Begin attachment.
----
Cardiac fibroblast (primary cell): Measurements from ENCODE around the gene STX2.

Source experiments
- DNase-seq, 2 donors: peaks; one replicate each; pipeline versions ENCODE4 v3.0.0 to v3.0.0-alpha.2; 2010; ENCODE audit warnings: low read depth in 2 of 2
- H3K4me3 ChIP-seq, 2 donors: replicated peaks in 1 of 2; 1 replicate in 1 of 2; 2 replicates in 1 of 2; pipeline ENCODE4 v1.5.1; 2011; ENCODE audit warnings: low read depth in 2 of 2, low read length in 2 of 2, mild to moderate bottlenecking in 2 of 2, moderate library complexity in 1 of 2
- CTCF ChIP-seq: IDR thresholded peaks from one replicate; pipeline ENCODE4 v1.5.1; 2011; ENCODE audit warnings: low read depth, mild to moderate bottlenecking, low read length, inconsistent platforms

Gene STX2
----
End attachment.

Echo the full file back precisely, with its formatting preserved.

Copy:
Cardiac fibroblast (primary cell): Measurements from ENCODE around the gene STX2.

Source experiments
- DNase-seq, 2 donors: peaks; one replicate each; pipeline versions ENCODE4 v3.0.0 to v3.0.0-alpha.2; 2010; ENCODE audit warnings: low read depth in 2 of 2
- H3K4me3 ChIP-seq, 2 donors: replicated peaks in 1 of 2; 1 replicate in 1 of 2; 2 replicates in 1 of 2; pipeline ENCODE4 v1.5.1; 2011; ENCODE audit warnings: low read depth in 2 of 2, low read length in 2 of 2, mild to moderate bottlenecking in 2 of 2, moderate library complexity in 1 of 2
- CTCF ChIP-seq: IDR thresholded peaks from one replicate; pipeline ENCODE4 v1.5.1; 2011; ENCODE audit warnings: low read depth, mild to moderate bottlenecking, low read length, inconsistent platforms

Gene STX2